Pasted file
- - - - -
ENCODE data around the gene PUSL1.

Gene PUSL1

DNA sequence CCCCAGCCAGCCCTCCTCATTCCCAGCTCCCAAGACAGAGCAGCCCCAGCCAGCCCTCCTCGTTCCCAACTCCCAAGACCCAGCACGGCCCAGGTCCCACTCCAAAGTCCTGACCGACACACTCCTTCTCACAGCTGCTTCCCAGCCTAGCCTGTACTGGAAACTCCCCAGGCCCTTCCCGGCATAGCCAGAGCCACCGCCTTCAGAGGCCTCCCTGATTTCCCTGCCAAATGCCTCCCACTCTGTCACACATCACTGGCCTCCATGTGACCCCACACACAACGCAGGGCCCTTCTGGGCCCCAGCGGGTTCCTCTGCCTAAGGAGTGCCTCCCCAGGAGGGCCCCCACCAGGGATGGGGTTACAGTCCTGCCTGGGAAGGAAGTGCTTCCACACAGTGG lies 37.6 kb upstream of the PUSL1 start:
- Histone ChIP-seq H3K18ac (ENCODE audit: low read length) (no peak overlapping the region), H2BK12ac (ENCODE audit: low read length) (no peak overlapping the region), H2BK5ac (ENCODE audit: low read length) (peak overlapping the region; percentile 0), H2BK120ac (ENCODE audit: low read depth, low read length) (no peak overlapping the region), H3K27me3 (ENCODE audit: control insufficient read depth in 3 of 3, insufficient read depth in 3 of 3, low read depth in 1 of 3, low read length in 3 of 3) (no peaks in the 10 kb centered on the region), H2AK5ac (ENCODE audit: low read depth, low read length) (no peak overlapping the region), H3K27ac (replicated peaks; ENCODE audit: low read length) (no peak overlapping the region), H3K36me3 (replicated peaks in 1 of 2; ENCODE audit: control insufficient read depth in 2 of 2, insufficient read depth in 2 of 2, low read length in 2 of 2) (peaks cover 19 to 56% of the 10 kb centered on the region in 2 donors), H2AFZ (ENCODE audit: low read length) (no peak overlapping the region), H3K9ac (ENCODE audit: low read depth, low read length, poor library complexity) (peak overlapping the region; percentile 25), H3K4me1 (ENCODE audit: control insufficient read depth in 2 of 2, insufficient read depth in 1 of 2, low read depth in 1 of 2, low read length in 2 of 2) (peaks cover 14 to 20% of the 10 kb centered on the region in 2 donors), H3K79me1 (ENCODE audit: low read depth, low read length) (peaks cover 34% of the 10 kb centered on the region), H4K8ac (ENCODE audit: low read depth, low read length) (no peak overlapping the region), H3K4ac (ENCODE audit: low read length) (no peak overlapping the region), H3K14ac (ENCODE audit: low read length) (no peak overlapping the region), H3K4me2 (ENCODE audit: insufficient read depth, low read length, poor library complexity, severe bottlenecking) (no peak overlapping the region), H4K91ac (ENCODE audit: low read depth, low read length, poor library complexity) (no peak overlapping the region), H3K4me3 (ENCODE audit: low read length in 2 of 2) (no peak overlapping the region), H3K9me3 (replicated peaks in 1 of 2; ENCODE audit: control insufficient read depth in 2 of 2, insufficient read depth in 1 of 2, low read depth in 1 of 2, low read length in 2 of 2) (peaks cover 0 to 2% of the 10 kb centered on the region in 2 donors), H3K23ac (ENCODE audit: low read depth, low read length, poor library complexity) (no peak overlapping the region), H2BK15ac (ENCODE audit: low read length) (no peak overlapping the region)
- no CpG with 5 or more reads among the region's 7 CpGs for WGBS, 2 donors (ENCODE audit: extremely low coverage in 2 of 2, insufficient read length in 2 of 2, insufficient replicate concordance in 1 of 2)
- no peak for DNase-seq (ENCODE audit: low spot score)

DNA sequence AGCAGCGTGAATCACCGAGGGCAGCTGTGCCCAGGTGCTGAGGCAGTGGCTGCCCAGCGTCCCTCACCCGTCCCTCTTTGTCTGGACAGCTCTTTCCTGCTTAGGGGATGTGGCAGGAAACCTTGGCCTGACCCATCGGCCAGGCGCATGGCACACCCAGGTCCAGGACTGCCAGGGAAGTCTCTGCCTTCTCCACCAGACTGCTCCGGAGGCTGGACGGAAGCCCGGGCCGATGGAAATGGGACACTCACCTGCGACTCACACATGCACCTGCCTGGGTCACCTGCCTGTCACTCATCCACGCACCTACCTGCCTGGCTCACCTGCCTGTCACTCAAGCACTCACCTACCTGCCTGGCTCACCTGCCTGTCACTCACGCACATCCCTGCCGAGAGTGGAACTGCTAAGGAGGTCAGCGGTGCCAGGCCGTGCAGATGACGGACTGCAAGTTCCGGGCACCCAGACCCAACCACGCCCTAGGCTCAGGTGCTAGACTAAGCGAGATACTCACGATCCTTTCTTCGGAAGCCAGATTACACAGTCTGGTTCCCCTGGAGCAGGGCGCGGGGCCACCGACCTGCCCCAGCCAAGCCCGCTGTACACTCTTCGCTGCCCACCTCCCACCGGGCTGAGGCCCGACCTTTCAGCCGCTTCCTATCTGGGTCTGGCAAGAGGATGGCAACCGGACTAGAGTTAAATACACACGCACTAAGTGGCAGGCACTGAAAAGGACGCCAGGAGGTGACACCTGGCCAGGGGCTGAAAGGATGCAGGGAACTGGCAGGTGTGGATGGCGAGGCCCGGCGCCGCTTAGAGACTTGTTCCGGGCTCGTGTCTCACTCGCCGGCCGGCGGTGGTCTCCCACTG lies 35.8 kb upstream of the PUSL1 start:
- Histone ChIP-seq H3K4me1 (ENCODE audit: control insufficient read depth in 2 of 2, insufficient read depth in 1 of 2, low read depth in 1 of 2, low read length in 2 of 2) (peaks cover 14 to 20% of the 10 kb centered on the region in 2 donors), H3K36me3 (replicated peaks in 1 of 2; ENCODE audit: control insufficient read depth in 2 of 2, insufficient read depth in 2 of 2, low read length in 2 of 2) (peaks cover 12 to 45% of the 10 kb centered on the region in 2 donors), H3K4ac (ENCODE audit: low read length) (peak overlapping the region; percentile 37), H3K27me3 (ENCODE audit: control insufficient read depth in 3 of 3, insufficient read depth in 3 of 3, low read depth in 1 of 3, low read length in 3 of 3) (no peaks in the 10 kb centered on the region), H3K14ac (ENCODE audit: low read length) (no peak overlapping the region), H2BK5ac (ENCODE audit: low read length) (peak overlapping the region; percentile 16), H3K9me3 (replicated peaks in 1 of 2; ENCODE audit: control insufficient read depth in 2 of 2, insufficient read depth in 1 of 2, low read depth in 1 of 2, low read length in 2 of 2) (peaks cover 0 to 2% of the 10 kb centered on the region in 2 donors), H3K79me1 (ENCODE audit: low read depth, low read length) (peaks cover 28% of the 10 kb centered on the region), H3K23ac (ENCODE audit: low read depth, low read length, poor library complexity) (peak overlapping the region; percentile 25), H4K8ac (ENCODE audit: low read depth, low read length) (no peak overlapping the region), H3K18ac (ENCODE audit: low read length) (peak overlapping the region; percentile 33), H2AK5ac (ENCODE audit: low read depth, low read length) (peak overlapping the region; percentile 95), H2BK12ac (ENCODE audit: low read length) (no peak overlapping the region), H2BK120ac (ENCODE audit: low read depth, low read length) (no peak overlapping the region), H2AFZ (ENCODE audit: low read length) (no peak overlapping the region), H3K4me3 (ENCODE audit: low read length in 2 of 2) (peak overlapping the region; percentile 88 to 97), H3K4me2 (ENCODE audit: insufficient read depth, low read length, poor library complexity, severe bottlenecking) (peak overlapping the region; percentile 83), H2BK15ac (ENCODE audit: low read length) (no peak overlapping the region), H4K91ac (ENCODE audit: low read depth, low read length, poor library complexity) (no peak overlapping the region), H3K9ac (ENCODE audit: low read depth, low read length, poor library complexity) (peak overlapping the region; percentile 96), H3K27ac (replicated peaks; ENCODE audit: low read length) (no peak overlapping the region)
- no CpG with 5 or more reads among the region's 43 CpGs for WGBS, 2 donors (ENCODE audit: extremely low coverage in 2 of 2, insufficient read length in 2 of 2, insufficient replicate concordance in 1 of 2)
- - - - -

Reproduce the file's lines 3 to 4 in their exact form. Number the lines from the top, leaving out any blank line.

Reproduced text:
DNA sequence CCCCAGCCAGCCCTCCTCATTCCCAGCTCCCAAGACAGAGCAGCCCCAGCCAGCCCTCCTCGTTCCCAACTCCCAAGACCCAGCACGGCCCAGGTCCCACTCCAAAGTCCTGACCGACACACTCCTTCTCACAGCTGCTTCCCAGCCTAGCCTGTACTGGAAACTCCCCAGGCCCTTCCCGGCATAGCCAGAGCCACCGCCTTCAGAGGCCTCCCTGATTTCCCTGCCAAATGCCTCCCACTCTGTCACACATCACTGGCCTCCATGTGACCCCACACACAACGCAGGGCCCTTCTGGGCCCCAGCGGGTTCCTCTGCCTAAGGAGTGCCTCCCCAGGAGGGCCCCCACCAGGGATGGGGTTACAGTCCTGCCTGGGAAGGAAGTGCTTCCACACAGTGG lies 37.6 kb upstream of the PUSL1 start:
- Histone ChIP-seq H3K18ac (ENCODE audit: low read length) (no peak overlapping the region), H2BK12ac (ENCODE audit: low read length) (no peak overlapping the region), H2BK5ac (ENCODE audit: low read length) (peak overlapping the region; percentile 0), H2BK120ac (ENCODE audit: low read depth, low read length) (no peak overlapping the region), H3K27me3 (ENCODE audit: control insufficient read depth in 3 of 3, insufficient read depth in 3 of 3, low read depth in 1 of 3, low read length in 3 of 3) (no peaks in the 10 kb centered on the region), H2AK5ac (ENCODE audit: low read depth, low read length) (no peak overlapping the region), H3K27ac (replicated peaks; ENCODE audit: low read length) (no peak overlapping the region), H3K36me3 (replicated peaks in 1 of 2; ENCODE audit: control insufficient read depth in 2 of 2, insufficient read depth in 2 of 2, low read length in 2 of 2) (peaks cover 19 to 56% of the 10 kb centered on the region in 2 donors), H2AFZ (ENCODE audit: low read length) (no peak overlapping the region), H3K9ac (ENCODE audit: low read depth, low read length, poor library complexity) (peak overlapping the region; percentile 25), H3K4me1 (ENCODE audit: control insufficient read depth in 2 of 2, insufficient read depth in 1 of 2, low read depth in 1 of 2, low read length in 2 of 2) (peaks cover 14 to 20% of the 10 kb centered on the region in 2 donors), H3K79me1 (ENCODE audit: low read depth, low read length) (peaks cover 34% of the 10 kb centered on the region), H4K8ac (ENCODE audit: low read depth, low read length) (no peak overlapping the region), H3K4ac (ENCODE audit: low read length) (no peak overlapping the region), H3K14ac (ENCODE audit: low read length) (no peak overlapping the region), H3K4me2 (ENCODE audit: insufficient read depth, low read length, poor library complexity, severe bottlenecking) (no peak overlapping the region), H4K91ac (ENCODE audit: low read depth, low read length, poor library complexity) (no peak overlapping the region), H3K4me3 (ENCODE audit: low read length in 2 of 2) (no peak overlapping the region), H3K9me3 (replicated peaks in 1 of 2; ENCODE audit: control insufficient read depth in 2 of 2, insufficient read depth in 1 of 2, low read depth in 1 of 2, low read length in 2 of 2) (peaks cover 0 to 2% of the 10 kb centered on the region in 2 donors), H3K23ac (ENCODE audit: low read depth, low read length, poor library complexity) (no peak overlapping the region), H2BK15ac (ENCODE audit: low read length) (no peak overlapping the region)